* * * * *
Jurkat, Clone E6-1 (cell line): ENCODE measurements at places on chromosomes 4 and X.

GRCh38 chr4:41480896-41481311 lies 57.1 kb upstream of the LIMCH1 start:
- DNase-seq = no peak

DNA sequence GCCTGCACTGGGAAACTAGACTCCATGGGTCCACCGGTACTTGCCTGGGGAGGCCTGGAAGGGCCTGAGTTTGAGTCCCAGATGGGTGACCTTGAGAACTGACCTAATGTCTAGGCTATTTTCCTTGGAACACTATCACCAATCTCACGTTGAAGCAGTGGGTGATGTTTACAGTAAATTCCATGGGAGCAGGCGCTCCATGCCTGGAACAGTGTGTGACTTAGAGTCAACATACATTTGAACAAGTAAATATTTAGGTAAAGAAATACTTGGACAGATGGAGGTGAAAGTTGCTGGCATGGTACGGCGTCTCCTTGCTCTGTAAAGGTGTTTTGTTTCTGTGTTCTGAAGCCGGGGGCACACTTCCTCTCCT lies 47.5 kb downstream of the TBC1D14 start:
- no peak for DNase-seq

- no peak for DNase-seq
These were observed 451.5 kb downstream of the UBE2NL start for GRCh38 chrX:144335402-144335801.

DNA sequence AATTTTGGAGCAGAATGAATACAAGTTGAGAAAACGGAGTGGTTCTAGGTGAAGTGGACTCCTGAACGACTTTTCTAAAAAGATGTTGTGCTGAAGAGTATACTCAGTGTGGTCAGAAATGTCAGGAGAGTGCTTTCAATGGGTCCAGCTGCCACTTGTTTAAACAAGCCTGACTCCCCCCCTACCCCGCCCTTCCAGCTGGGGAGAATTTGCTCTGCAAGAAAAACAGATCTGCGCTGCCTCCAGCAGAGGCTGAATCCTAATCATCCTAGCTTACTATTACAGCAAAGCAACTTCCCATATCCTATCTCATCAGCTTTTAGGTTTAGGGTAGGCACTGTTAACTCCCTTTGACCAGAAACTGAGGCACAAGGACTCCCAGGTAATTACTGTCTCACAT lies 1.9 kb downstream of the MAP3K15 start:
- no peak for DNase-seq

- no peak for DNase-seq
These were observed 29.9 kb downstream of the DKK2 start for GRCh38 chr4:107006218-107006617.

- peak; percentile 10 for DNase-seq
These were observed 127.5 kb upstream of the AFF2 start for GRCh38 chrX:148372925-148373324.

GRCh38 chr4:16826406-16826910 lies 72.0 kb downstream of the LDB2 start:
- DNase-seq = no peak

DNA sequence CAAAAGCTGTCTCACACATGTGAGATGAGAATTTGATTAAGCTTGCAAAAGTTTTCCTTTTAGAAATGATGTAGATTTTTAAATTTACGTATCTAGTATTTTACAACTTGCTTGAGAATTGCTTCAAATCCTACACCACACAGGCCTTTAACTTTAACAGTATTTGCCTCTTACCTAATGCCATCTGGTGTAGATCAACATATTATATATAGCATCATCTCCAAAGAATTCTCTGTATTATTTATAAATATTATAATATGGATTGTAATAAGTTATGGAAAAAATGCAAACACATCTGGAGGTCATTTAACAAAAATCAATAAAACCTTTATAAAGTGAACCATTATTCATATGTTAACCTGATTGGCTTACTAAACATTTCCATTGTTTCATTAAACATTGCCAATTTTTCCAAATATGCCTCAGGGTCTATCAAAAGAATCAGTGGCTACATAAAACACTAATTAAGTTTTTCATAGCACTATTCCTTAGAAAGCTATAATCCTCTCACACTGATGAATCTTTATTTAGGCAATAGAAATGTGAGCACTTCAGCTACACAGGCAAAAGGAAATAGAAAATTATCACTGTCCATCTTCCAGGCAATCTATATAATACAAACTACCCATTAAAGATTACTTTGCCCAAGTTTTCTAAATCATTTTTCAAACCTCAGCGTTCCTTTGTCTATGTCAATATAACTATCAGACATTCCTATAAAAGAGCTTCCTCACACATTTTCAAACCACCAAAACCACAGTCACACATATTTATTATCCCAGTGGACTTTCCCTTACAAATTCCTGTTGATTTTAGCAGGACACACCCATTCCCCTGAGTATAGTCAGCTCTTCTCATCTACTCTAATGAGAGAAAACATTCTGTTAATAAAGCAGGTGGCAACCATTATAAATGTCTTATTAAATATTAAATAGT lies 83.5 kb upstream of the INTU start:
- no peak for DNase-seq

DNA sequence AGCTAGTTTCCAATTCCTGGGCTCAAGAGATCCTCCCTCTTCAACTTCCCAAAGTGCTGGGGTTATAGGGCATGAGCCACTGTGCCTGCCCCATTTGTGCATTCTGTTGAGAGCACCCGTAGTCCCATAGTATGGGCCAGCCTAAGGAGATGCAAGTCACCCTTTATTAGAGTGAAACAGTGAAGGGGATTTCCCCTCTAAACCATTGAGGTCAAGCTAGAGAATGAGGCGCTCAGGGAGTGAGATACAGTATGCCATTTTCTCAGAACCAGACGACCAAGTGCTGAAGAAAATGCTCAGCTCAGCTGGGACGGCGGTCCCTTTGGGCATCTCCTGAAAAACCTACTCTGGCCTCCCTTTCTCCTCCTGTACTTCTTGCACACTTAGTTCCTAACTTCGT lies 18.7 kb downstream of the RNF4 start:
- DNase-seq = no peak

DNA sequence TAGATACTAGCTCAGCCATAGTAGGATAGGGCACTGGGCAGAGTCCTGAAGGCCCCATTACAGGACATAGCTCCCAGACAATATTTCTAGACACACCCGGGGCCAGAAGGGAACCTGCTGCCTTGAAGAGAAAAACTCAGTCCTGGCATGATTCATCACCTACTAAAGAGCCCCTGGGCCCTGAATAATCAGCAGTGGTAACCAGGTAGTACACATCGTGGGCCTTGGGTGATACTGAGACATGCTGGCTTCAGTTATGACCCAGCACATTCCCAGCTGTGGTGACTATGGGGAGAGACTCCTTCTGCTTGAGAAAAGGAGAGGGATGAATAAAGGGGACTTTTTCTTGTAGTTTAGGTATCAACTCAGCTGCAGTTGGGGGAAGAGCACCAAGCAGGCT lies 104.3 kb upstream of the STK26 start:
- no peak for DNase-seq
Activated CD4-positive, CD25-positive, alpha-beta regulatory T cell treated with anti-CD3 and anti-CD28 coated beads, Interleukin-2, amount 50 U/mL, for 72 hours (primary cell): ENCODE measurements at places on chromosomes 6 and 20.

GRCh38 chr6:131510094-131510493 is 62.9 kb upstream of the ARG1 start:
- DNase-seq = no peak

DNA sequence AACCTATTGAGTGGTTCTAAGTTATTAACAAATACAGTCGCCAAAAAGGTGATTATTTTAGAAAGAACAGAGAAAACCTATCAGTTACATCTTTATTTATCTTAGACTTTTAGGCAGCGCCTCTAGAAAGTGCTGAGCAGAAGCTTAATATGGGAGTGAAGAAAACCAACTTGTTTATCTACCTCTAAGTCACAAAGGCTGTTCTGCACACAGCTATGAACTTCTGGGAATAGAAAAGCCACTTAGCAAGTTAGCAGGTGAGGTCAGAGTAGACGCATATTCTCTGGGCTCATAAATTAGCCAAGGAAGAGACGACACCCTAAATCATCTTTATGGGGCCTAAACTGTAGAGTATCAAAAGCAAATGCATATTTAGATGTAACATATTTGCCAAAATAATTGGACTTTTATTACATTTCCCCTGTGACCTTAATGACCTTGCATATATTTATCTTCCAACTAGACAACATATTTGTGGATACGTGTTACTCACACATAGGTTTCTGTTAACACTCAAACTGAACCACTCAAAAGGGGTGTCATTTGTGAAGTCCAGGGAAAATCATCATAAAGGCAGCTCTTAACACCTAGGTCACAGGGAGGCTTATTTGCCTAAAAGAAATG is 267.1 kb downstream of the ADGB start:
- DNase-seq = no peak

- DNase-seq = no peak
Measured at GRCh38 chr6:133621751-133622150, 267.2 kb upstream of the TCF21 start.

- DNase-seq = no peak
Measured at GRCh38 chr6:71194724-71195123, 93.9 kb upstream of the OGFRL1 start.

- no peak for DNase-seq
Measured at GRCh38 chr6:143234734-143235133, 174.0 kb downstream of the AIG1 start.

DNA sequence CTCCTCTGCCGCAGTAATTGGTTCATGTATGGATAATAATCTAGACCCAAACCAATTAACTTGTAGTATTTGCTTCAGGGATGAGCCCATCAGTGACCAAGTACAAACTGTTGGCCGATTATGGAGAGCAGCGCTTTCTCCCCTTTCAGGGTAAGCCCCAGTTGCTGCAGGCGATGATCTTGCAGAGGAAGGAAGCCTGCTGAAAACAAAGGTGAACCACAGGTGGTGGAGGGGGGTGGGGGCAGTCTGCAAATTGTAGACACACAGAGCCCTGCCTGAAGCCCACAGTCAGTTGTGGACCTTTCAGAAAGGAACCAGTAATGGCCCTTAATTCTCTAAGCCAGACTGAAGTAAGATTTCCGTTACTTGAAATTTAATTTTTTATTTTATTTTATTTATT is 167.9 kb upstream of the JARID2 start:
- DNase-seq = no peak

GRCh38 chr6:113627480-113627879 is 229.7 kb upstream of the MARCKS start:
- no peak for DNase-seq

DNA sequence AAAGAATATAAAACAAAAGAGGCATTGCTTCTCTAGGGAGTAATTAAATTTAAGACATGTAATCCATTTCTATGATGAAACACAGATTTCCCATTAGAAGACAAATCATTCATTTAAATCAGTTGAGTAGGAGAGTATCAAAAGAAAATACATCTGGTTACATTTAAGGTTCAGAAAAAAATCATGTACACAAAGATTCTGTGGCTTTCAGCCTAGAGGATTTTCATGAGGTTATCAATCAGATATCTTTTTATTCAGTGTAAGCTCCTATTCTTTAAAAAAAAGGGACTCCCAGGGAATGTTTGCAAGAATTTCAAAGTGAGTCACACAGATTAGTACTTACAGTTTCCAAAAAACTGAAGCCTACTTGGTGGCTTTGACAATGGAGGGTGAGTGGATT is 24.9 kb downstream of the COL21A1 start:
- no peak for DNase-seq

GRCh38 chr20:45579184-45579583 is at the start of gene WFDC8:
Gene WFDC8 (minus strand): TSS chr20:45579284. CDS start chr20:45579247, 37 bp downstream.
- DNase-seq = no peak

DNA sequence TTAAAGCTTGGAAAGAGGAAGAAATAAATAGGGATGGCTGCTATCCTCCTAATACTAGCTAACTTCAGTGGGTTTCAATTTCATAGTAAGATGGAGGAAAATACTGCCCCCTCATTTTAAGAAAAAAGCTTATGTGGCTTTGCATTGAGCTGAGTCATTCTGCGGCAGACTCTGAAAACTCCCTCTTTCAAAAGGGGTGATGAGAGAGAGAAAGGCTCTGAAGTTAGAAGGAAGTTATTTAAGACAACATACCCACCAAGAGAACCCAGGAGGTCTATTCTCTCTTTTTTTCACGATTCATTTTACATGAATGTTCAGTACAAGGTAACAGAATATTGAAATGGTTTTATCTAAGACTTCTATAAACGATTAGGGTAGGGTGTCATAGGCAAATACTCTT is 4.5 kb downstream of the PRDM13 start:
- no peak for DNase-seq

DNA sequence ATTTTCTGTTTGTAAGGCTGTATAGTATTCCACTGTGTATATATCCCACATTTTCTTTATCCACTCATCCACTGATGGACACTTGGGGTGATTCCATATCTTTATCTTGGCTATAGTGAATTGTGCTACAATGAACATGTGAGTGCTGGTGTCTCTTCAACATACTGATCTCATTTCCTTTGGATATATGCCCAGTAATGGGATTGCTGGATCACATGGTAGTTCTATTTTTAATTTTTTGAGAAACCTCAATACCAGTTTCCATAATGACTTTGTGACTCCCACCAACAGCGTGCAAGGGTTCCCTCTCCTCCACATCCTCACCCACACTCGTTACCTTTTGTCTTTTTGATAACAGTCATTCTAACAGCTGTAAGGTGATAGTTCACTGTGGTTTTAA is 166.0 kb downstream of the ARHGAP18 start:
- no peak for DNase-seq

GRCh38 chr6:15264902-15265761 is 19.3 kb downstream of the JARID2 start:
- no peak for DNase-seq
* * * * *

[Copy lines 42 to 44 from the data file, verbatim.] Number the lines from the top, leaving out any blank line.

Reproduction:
DNA sequence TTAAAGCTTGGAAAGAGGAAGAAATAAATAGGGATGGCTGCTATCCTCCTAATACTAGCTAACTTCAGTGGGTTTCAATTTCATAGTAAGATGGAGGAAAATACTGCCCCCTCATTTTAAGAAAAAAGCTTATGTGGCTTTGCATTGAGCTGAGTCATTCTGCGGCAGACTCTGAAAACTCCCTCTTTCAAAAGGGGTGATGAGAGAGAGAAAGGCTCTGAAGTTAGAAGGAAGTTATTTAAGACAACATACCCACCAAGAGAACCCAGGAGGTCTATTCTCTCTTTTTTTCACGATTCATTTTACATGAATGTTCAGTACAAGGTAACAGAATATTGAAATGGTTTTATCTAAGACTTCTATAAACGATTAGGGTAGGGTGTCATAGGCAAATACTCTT is 4.5 kb downstream of the PRDM13 start:
- no peak for DNase-seq

DNA sequence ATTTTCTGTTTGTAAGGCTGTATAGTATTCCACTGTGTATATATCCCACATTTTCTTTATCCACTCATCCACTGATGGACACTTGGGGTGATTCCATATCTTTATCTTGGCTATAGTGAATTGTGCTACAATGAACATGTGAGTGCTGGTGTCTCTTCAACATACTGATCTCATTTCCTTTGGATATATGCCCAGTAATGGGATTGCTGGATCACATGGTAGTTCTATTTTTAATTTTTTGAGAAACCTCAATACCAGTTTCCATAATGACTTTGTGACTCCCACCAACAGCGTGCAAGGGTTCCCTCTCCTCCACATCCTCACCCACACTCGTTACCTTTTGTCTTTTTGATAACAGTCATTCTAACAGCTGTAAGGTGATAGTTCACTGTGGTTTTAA is 166.0 kb downstream of the ARHGAP18 start: